Mar 8   Jonah 1:4–5  Do you think that Jonah could have avoided the storm if he would have obeyed God? What might this have looked like?  1 
Mar 9   Jonah 1:6–7 


In the Old Testament, God’s providence can be clearly seen in verses like these. What are some ways that God’s providence can be seen in our lives?  332 
Mar 10   Jonah 1:8–10; 

Rom. 1:19–20 


Why can even unbelievers often recognize the power of God?  146 
Mar 11  Jonah 1:11–13  Think about what Jonah must have felt during these verses. Is he taking responsibility for his actions here?  149 
Mar 12   Jonah 1:14–16  Why do you think that the storm stopped right after Jonah was thrown out of the boat?  144 
Mar 13   Jonah 1:17  God provides for Jonah in a seemingly impossible situation. How has God turned a difficult circumstance into an endurable one in your life?  128 
Mar 14   Matt. 12:38–41  How is Jonah a type of Christ?  29 
Mar 15   Jonah 2:1–2  Try to recall a time that you prayed to the Lord and he heard your voice. How was your situation similar to Jonah’s?  235 
Mar 16   Jonah 2:3–5  Have you ever felt separated from God? How was this feeling resolved? 


Mar 17   Jonah 2:6–7  How does God bring us closer to himself through prayer? Do you think this was the means that he used to help Jonah?  115 
Mar 18   Jonah 2:8–10  The Lord delivered Jonah after he confessed that “salvation is of the Lord.” Do you think there is any significance to that?  71 
Mar 19   Jonah 3:1–3  As weak and sinful believers, we often disobey God and suffer his chastisement. What are some of the ways that God’s chastisement can be beneficial?  329 (vv. 1, 2, 4) 
Mar 20   Jonah 3:4–5  Do you think that the people of Nineveh were more ready to repent because they knew the agony of their sin? Do you think one reason that we sin is that we forget the agony of it?  140 
Mar 21   Luke 11:29–32  Why do you think the Jews of Jesus’ day were less willing to believe compared with the people of Nineveh?  20 
Mar 22   Jonah 3:6–8  Why do you think the king was so receptive to Jonah’s message?  141 
Mar 23   Jonah 3:9–10  


God sees our works, like he saw the Ninevites’ works. What are some ways that we can walk in the way of love and repentance?  333 
Mar 24   Jonah 4:1–2; Matt. 20:1–16  What parallels can be seen between Jonah’s anger and the parable of the worker in the vineyard?  233 (vv. 2, 3) 
Mar 25   Jonah 4:3–5  Why do you think Jonah became so angry?  96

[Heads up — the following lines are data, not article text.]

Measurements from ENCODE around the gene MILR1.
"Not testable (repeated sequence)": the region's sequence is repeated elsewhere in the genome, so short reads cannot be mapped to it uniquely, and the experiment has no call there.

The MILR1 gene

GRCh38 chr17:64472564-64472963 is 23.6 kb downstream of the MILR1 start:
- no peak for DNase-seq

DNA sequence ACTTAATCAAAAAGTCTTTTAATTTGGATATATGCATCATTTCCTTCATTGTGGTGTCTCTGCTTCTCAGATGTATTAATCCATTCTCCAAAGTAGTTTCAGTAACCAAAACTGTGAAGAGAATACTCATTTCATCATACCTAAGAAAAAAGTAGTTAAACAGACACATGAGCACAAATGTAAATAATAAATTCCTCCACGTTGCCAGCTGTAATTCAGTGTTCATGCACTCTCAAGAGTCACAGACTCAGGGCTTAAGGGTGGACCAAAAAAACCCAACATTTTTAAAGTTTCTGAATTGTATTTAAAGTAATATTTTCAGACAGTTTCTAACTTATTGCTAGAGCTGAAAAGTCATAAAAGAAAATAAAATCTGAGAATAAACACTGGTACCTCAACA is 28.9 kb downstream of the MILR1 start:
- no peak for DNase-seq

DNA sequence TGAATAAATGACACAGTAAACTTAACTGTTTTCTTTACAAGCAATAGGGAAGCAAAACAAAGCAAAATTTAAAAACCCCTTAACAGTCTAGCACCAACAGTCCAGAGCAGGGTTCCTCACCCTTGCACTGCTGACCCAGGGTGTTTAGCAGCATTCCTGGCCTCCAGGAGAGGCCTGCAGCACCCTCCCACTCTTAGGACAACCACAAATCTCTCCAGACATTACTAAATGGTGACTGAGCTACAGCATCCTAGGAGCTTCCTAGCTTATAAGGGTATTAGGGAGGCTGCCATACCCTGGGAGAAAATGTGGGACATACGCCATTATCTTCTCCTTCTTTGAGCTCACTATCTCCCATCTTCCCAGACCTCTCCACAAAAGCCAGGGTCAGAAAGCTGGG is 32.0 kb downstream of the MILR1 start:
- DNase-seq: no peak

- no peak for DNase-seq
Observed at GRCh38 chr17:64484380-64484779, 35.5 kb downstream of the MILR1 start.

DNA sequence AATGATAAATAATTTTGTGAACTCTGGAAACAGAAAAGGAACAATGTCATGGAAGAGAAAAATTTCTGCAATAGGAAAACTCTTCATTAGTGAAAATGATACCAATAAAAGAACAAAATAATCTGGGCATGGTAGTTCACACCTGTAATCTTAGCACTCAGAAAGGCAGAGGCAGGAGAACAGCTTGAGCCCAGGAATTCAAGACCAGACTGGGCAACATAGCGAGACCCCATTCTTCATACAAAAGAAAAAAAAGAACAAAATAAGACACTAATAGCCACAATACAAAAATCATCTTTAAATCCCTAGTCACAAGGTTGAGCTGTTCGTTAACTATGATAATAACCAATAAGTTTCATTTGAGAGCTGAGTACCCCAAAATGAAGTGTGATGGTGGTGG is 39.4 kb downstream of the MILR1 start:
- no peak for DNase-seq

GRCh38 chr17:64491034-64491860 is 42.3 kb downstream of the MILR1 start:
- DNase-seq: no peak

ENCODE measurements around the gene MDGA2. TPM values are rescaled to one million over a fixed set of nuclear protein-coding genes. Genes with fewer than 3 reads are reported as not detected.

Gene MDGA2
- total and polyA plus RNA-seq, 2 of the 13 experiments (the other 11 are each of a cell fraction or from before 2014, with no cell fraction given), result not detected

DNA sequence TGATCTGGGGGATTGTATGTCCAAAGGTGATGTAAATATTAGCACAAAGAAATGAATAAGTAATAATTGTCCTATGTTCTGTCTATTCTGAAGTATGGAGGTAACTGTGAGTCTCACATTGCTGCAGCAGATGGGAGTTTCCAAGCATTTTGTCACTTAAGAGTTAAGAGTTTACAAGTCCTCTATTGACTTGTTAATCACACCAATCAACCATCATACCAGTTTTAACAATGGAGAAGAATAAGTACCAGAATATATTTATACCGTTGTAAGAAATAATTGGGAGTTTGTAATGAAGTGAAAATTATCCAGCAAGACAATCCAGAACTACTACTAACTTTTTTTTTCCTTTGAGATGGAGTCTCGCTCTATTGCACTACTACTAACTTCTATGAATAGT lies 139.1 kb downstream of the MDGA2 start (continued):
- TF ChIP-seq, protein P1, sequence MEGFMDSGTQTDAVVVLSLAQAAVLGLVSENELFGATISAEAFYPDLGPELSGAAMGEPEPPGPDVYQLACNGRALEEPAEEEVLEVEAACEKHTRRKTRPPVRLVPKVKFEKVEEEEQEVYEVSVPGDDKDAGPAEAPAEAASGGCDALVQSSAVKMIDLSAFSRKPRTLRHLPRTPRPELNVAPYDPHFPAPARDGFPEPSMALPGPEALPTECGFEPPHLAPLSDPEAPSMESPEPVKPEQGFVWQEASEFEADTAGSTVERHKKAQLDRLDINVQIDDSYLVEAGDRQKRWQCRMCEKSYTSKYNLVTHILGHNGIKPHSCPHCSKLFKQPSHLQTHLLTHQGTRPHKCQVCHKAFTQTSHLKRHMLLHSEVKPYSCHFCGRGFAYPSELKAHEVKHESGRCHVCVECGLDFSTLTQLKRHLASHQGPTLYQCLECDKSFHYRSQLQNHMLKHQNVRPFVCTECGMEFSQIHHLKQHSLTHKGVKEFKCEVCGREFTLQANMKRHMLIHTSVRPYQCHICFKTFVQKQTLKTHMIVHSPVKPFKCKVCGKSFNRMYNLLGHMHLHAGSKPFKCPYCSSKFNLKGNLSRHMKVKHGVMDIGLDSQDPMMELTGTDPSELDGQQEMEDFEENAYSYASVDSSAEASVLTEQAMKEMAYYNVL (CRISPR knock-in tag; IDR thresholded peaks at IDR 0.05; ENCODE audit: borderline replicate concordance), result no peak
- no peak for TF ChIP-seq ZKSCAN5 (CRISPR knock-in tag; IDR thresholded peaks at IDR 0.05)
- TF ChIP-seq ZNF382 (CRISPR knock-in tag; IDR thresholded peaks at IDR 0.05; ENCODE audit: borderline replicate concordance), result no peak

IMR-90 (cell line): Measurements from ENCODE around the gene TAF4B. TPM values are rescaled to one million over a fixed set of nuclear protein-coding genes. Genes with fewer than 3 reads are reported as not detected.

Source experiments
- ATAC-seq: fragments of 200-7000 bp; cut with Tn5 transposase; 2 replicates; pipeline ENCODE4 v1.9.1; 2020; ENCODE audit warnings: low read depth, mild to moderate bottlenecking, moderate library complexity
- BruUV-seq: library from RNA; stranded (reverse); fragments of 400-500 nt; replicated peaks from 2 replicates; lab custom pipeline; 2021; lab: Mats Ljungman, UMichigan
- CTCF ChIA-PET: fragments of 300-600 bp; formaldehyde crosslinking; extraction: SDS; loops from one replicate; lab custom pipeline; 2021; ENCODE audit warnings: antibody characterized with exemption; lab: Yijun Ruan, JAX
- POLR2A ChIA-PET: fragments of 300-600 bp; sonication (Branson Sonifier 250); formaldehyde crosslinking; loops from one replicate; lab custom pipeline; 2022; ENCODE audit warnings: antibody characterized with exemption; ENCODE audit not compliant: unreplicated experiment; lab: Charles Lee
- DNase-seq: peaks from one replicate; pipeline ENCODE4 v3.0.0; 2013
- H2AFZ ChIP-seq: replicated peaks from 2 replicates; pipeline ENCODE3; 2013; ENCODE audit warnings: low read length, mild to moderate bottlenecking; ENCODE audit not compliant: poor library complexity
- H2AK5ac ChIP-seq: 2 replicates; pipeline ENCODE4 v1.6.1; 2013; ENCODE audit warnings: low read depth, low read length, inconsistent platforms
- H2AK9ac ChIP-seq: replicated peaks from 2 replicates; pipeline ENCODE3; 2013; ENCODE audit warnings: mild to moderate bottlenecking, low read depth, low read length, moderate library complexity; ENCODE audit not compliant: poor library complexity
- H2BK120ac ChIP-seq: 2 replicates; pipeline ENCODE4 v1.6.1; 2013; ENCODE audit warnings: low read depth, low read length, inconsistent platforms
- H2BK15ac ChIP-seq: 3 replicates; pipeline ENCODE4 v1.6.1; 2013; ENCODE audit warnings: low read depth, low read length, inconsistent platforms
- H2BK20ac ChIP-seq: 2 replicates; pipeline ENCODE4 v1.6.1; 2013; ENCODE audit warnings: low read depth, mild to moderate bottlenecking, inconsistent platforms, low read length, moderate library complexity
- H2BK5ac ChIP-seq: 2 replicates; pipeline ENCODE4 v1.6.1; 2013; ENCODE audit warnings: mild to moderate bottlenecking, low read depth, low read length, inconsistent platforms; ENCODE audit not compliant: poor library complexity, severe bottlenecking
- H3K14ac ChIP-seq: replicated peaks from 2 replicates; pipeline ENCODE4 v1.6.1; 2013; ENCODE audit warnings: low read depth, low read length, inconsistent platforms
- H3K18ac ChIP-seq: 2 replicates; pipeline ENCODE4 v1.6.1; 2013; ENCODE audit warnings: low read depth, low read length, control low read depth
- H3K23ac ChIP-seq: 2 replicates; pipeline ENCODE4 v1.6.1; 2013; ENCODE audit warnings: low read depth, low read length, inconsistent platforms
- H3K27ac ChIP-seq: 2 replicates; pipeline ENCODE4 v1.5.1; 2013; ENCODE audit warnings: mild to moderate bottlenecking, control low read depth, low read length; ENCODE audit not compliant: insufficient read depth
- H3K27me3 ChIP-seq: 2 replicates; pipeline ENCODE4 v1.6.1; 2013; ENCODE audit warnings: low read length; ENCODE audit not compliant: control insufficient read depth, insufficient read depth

Mar 26   Jonah 4:6–8  Do you think that Jonah’s enjoyment of the gourd stems from selfishness, like his anger at the people of Nineveh?  65 
Mar 27   Jonah 4:9–11  How does God use the gourd as a picture of damnation and compare it to Nineveh?  21 (v. 4) 
Mar 28   Philemon 1–3  Paul labels himself “a prisoner of Jesus Christ” and in other epistles as a slave to Jesus Christ. How does this help to show the dignity of Onesimus’ earthly calling?  360 
Mar 29   Philemon 4–5  Paul has heard of Philemon’s love and faith, likely from Onesimus. What are some ways that we can witness of the love and faith that we have in God?  51 
Mar 30   Philemon 6–7  What are some ways that we can show love like Philemon, so that others have joy and consolation?  24 (vv. 1, 3) 
Mar 31  Philemon 8–9  Paul could be bold in his letter to Philemon, but he chooses rather to ask in love. What are some ways that we can model this Christlike behavior?  366 
Apr 1   Philemon 10–12  What made Onesimus become profitable? How could this symbolize our regeneration?  334 
Apr 2   Philemon 13–14  Why does Paul say that he is sending Onesimus back?  1 (v. 5) 
Apr 3   Philemon 15–16  As Christians, we are not just God’s servants. Like Onesimus, we become a “brother beloved” in the house of the Lord. How is this comforting to you?  62 (v. 2) 
Apr 4   Philemon 17–18  How does Paul show himself to be a type of Christ in these words?  139 (v. 5) 
Apr 5   Philemon 19–20  What are some ways that we can have “joy…in the Lord” with each other? Are there certain church activities that help with this?  370 
Apr 6  Philemon 21–25  How can Paul be confident of Philemon’s obedience to his request?  27 (v. 2)